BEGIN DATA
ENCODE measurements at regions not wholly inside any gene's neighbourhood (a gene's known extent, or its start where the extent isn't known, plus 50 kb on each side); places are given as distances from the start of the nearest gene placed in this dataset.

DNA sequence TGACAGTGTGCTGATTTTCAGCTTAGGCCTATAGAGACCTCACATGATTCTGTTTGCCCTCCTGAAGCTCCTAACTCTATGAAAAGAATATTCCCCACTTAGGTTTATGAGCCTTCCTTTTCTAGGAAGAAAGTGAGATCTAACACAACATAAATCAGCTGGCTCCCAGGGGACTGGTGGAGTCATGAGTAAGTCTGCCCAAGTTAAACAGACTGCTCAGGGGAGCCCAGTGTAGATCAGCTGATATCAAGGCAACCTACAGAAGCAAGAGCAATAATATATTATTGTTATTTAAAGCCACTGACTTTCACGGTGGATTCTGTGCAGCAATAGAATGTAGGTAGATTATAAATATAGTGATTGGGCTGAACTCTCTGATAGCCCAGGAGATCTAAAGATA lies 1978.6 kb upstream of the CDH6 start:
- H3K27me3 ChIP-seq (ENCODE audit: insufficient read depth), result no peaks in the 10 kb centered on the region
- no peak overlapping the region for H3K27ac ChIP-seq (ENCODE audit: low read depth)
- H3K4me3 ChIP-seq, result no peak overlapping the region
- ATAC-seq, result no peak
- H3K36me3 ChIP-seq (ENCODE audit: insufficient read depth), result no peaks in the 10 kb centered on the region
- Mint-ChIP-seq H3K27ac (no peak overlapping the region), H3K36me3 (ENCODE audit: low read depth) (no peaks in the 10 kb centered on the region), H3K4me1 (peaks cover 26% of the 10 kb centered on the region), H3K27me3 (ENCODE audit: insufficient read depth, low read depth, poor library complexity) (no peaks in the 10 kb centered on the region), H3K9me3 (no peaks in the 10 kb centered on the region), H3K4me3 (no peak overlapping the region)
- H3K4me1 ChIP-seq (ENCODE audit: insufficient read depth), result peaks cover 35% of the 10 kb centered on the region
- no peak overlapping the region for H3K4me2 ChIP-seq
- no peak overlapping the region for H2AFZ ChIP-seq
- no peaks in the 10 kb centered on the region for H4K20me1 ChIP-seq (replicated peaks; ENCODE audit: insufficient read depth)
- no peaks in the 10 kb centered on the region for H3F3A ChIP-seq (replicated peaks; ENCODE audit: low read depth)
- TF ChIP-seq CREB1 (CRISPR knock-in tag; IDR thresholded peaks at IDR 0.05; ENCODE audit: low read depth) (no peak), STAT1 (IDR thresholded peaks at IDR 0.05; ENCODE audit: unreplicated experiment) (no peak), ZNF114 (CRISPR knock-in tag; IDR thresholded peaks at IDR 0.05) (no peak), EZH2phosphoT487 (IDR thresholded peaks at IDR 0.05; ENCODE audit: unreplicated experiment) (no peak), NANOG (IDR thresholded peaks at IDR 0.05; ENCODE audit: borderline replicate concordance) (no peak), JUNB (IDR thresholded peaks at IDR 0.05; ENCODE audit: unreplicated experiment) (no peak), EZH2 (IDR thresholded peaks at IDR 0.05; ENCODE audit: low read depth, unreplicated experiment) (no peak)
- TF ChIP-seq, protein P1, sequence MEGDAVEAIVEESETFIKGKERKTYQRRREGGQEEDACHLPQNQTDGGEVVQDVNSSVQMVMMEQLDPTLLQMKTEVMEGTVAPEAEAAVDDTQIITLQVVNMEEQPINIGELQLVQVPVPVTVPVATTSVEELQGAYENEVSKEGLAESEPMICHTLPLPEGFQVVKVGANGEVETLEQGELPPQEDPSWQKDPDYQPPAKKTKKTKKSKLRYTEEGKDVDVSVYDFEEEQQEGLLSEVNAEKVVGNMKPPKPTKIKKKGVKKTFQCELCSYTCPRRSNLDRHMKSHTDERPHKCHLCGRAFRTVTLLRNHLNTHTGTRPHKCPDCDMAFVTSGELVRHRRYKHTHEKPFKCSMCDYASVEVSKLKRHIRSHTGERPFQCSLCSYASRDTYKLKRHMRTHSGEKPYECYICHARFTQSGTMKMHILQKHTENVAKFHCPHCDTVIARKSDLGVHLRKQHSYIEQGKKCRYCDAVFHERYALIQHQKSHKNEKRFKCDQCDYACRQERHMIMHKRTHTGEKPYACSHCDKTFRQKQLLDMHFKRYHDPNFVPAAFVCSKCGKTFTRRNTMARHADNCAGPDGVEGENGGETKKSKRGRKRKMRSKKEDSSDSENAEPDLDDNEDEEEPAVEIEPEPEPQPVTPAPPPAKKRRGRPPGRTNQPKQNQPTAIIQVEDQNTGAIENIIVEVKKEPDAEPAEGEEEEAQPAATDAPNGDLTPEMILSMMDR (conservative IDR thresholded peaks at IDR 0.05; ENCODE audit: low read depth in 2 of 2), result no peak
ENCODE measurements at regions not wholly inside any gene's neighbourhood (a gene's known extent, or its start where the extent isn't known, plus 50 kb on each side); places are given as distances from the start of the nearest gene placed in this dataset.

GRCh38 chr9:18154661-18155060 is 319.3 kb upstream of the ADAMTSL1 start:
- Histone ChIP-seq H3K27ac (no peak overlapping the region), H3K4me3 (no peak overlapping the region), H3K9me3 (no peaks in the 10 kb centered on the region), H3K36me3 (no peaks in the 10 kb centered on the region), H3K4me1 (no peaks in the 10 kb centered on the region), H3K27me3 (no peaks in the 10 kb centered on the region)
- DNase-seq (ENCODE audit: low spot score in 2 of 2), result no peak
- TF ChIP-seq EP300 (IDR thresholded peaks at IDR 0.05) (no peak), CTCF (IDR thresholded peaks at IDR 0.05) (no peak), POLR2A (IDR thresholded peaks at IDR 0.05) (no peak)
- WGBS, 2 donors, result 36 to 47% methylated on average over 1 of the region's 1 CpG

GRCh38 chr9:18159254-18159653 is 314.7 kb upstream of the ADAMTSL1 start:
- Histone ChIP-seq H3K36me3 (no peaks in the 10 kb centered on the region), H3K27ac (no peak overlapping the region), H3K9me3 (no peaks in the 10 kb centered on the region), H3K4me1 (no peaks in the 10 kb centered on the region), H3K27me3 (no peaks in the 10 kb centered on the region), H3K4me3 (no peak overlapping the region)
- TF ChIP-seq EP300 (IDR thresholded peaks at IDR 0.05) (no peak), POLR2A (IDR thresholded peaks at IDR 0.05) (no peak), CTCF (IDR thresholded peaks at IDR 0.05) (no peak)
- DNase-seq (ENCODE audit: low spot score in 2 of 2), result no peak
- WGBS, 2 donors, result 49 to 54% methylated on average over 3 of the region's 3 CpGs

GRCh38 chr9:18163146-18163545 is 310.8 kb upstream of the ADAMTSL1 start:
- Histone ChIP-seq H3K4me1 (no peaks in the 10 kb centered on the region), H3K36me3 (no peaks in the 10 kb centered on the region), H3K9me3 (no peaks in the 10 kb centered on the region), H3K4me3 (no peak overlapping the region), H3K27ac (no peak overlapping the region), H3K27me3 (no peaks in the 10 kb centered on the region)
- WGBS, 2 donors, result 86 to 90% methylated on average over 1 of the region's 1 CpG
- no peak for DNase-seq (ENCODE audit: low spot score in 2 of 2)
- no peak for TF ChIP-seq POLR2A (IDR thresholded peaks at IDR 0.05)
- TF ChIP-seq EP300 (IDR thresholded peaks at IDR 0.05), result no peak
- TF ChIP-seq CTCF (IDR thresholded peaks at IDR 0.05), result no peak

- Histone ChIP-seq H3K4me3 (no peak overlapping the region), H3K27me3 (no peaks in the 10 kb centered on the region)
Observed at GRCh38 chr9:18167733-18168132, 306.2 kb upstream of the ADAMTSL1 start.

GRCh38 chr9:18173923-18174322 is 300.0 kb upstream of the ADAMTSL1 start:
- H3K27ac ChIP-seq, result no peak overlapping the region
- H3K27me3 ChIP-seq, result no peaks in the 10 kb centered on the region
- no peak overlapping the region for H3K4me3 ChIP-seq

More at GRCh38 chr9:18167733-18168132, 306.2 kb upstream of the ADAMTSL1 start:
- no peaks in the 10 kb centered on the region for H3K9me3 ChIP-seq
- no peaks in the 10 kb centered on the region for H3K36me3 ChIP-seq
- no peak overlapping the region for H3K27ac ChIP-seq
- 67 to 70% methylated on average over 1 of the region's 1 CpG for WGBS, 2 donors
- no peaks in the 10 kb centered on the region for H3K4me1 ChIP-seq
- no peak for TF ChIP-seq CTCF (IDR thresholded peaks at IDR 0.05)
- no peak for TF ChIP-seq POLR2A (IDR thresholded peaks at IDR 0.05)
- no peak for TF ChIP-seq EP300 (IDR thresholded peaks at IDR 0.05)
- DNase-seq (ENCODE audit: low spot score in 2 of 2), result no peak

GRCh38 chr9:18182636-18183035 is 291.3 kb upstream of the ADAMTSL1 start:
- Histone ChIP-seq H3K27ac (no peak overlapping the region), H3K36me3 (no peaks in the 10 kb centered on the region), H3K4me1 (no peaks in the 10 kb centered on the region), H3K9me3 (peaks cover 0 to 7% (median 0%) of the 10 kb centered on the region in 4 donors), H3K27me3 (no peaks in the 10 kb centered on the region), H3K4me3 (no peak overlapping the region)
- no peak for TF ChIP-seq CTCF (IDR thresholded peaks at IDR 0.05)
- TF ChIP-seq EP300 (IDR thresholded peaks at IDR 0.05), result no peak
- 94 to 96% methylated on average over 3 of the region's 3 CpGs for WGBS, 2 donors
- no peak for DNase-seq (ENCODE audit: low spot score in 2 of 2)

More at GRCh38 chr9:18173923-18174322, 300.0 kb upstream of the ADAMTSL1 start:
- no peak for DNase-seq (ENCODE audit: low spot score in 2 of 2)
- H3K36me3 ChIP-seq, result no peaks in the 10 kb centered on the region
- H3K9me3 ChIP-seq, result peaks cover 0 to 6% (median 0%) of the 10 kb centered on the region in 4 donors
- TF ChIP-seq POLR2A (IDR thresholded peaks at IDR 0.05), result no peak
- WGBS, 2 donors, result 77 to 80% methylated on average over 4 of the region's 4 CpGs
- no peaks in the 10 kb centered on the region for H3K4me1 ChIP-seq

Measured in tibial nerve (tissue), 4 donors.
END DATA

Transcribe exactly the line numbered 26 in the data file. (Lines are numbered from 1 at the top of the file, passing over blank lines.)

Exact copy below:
- WGBS, 2 donors, result 49 to 54% methylated on average over 3 of the region's 3 CpGs